Anti-Youth-Smoking Ads May Have Opposite Effect
The surest way to get teenagers to do something is to tell them not to.
That principle appears to apply to some smoking-prevention ads created by tobacco companies, a new study has found.
Youngsters 12 to 17 were less likely to see smoking as harmful and had stronger intentions to smoke after the airing of television ads that urged parents to talk to their children about not lighting up, according to the study to be published in December in the American Journal of Public Health. The slogan of the national campaign, begun in 1999 by cigarette industry leader Philip Morris USA, was "Talk. They'll listen."
Researchers gauged the effect of the ads by analyzing television ratings from 75 U.S. media markets and data from an annual national survey of eighth-, 10th- and 12th-graders from 1999 to 2002.
Eighth-graders likely to have seen the ads targeted at parents were more likely to believe that the dangers of smoking had been exaggerated and more likely to say they planned to smoke, the study found. Older teenagers also expressed stronger approval of smoking and were more likely to have smoked in the 30 days before the school survey.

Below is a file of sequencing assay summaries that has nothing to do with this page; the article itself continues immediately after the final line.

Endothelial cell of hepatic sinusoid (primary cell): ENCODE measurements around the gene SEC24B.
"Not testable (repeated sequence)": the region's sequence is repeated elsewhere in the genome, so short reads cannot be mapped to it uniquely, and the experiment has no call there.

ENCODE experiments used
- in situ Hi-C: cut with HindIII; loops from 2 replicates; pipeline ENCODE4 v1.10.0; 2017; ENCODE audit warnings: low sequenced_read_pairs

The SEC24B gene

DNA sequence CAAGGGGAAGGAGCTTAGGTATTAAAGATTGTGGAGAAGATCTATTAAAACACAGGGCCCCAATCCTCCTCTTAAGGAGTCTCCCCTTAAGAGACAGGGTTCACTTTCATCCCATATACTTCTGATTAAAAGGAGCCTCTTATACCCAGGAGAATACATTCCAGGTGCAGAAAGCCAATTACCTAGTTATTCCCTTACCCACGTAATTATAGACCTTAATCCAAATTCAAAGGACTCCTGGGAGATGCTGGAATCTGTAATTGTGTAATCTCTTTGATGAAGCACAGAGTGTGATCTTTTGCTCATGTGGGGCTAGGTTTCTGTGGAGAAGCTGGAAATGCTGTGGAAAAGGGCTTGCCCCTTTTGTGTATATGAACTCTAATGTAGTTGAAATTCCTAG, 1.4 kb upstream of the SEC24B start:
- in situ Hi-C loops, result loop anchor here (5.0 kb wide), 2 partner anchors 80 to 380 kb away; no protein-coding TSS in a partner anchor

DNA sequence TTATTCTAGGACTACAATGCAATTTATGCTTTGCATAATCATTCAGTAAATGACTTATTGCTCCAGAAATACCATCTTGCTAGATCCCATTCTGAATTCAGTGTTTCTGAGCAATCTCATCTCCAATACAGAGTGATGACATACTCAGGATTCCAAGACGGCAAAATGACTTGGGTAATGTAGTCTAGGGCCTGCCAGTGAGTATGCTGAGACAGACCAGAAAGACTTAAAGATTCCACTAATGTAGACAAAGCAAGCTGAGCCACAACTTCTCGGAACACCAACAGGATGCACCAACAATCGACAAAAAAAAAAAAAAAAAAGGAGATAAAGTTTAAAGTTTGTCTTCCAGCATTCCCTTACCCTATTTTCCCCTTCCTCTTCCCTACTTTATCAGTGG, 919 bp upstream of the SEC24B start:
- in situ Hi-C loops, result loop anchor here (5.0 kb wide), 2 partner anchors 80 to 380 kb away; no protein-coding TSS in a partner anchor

In the ads, "no reason beyond simply being a teenager is offered as to why youths should not smoke," wrote the researchers, led by Melanie Wakefield of the Cancer Council Victoria in Melbourne, Australia.
Smoking-prevention ads that tobacco companies targeted at kids themselves appeared to have no effect either way, the study found.
Dave Sutton, a Philip Morris USA spokesman, said the ads had been tested to make sure no unintended message was sent. Of parents who saw at least one ad, 61 percent talked to their children about not smoking, he said.
"We have found nothing through our research to indicate that the study's conclusions are valid," Sutton said. Still, the company is open to "collaborative dialogue" with public health experts on how to improve the campaign, he said.
-- Christopher Lee